And there was a difference of opinion between the sexes about how they viewed their efforts as parents. Nearly two-thirds of men said they were ‘hands-on and fully involved’ in parenting but only half of women agreed.
A quarter of mothers also warned the more permissive attitude to divorce was undermining fatherhood as many dads lose touch with their children following a break-up.
Netmums founder Siobhan Freegard said: ‘The types of jokes aimed at dads would be banned if they were aimed at women, ethnic minorities or religious groups. Some people claim it’s just a joke but there is nothing amusing about taking away good role models.
‘Academic studies show children with involved fathers do far better at school, have a much lower chance of getting involved in crime and have better mental health, so we should be celebrating and encouraging what dads do.’
More multiculturalism in Britain: "All three men were career criminals"
A disabled pensioner has today revealed the terrifying ordeal he faced as he stabbed a gunman to death in self defence during a bungled robbery.
Cecil Coley, then 72, was playing dominoes with a friend after closing time at his son’s florists shop when four masked men burst in and demanded the takings.
A violent struggle then followed which culminated in Mr Coley stabbing raider Gary Mullings in the heart with a knife he used to cut flower stems.
Mullings, 30, staggered outside and was found lying in the street outside. Neighbours tried to revive him but he was pronounced dead in hospital with two stab wounds to the chest - one collapsing his lung.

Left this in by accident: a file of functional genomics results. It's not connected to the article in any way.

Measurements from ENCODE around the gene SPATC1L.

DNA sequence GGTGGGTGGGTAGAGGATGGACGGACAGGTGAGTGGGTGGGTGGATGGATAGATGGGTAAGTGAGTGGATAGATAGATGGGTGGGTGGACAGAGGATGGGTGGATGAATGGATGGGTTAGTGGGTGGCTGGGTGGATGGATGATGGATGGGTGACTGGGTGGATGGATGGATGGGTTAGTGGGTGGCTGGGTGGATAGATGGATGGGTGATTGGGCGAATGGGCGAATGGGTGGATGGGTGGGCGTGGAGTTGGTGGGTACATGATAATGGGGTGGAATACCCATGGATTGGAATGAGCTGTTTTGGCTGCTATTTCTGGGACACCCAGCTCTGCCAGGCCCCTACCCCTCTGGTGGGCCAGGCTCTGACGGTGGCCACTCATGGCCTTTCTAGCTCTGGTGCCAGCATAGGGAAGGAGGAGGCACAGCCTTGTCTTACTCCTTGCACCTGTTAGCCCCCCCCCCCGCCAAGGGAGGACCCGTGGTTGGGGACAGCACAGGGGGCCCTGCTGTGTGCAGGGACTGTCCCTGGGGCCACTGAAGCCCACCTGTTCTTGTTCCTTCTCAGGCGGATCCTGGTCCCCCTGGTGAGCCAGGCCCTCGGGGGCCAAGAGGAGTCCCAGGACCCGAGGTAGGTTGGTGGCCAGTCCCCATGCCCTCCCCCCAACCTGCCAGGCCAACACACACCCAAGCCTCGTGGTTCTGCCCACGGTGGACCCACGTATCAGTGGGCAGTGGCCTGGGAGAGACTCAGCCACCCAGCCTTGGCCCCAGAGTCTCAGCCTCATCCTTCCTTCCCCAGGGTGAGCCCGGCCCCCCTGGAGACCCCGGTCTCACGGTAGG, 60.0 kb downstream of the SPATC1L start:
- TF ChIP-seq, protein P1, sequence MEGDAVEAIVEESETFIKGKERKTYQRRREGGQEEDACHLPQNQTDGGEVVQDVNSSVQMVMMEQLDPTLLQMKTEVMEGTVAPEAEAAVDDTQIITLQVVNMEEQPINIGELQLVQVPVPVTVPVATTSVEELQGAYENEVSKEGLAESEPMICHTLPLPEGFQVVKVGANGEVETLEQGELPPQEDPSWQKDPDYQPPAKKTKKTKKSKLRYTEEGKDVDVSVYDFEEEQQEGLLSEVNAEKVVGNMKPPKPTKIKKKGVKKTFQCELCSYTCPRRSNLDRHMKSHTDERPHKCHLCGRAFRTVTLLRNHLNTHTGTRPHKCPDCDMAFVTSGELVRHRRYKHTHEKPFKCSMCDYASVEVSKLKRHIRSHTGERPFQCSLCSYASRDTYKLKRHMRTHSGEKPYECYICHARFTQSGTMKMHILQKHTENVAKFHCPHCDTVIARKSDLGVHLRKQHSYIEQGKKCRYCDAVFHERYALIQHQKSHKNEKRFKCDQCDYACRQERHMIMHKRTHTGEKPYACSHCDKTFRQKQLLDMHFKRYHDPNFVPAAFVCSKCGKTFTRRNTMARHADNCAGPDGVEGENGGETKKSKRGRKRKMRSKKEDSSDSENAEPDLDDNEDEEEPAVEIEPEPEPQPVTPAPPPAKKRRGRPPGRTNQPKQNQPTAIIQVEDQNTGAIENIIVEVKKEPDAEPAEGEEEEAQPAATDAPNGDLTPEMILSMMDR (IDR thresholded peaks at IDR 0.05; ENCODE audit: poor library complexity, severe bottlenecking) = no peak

Mr Coley - known as Roy - was later arrested on suspicion of murder but was freed without charge after he said he killed the gunman to save himself and acted in lawful self defence.
Today at an inquest into Mullings’ death a statement from regular churchgoer Mr Coley, now 74, who was too unwell to attend the hearing was read out detailing his torment. 'I was terrified and intimidated and fighting for my life” he said in his statement. 'I was jabbing the knife wildly in the air. I was so scared I just pushed out and jabbed the knife again.
'I was thinking to myself that I was finished, that this was the last moment of my life. 'I was feeling weak and nervous and I passed out and collapsed.'
The hearing was told the incident occurred at 9.40pm on July 26, 2011, as Mr Coley who helps his son run the Feathers Frills and Flowers shop in Old Trafford, Manchester playing dominoes with 67-year old Neville 'Carl' Marrett in a back room.
The robbers, who were wearing balaclavas, were reportedly armed with at least two hand guns and possibly a knife as they demanded cash.
Mr Coley who is registered disabled and takes 32 prescription tablets, said in his statement: 'I heard a knock at the front door and when I opened it both of us were overpowered.
'I couldn’t force them off and they came in and both of us were hit and I was hit with either a first or the butt of as gun. A man went through my pockets shouting, "where’s the money, where’s the money"?
The man took £260 from his pocket before kicking Mr Coley in his side and around the hip area. The man then pulled off the pensioner’s wedding ring and a ring belonging to his daughter he was wearing on his little finger.